U.S. stocks edged lower on Tuesday, pulling back from modest gains on weakness in small-cap and momentum names after U.S. Federal Reserve Chair Janet Yellen expressed concerns about their valuations.
In the monetary policy report accompanying her Congressional testimony, Yellen said, "equity valuations of smaller firms as well as social media and biotechnology firms appear to be stretched."
The Russell 2000 small-cap index lost 1.1 percent and the Global X Social Media ETF dropped 1.9 percent. Facebook shares lost 2 percent to $66.55.
"She signaled in her comments about extreme valuations in biotech and social media. And that seems to be an addendum to her text," said Fred Dickson, chief market strategist at D.A. Davidson & Co in Lake Oswego, Oregon.
"It's very unusual for the Fed chairman to take a micro view of a specific industry group. Usually the comments are very top level. So I think the Fed is a little more in tune with what has been bothering the market. My thought is it's late, but not too late in terms of recognition."
According to the BofA Merrill Lynch Fund Manager Survey for July, 61 percent of global asset managers are overweight equities, the highest reading since early 2011, but 21 percent see stock markets as overvalued, the highest reading since 2000.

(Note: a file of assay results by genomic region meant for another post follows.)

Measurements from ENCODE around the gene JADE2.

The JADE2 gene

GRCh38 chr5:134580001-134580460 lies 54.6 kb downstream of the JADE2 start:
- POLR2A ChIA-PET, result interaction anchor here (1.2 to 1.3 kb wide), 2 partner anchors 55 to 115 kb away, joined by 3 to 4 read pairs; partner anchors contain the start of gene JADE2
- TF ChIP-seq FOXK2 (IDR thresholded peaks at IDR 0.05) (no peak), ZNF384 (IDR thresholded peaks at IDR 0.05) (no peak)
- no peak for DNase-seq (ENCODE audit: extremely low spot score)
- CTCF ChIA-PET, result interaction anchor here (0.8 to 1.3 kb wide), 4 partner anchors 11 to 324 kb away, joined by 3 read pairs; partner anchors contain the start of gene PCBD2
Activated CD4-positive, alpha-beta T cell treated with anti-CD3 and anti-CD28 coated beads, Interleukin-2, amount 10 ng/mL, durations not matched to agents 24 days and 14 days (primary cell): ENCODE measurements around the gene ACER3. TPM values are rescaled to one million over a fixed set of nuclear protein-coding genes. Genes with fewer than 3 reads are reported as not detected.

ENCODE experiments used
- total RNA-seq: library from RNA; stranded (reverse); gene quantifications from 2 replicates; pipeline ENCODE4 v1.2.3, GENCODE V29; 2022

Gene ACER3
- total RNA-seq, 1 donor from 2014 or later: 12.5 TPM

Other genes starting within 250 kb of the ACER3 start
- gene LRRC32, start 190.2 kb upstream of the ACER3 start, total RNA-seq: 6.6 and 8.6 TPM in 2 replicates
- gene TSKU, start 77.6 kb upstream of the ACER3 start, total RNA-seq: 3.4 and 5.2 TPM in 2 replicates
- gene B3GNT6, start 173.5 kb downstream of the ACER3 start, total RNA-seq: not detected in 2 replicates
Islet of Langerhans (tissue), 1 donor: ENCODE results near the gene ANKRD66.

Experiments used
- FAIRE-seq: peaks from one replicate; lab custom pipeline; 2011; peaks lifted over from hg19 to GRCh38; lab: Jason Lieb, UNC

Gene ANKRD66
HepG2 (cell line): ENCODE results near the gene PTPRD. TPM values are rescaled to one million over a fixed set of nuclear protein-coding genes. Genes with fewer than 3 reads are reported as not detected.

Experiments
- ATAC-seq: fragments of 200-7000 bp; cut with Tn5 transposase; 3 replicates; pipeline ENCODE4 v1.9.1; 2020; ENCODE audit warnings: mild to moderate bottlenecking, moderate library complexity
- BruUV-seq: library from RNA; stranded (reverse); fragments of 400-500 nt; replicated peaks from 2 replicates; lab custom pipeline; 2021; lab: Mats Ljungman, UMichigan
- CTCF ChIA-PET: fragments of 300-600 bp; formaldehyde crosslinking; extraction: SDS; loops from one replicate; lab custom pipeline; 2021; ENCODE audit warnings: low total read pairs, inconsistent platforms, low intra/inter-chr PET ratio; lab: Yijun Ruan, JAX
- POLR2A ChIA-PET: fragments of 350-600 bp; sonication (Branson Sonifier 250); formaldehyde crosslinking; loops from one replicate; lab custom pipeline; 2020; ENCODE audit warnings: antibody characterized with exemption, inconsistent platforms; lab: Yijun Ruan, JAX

Wall St had posted modest gains in the early portion of trading on the back of earnings reports from JPMorgan Chase , up 4.2 percent to $58.64, and Goldman Sachs, up 0.6 percent to $168.09.
But fellow Dow component Johnson & Johnson lost 1.2 percent to $104.17. The diversified healthcare reported higher-than-expected quarterly results on sizzling sales of its new Olysio treatment for hepatitis C, but cautioned the pill will lose steam later this year.
S&P 500 profits are seen growing 5.2 percent in the second quarter, according to Thomson Reuters data, down from the 8.4 percent growth forecast at the start of April. Revenue is seen up 3.2 percent. S&P 500 companies reporting earnings after the close include Yahoo Inc and Intel Corp.
The Dow Jones industrial average fell 4.27 points or 0.03 percent, to 17,051.15, the S&P 500 lost 4.1 points or 0.21 percent, to 1,973 and the Nasdaq Composite dropped 26.13 points or 0.59 percent, to 4,414.29.
In a flurry of economic data releases, the New York Fed's Empire State index OF general business conditions rose to 25.60, the highest level since April 2010, from 19.28 in June and above the 17 estimate.
Retail sales rose 0.2 percent last month after an upwardly revised 0.5 percent advance in May, shy of the estimate calling for a 0.6 percent rise. However, core sales, which correspond most closely with the consumer spending component of gross domestic product, rose 0.6 percent for the month.
In addition, import prices edged up 0.1 percent in June, shy of the 0.3 percent estimate, after increasing by a revised 0.3 percent in May.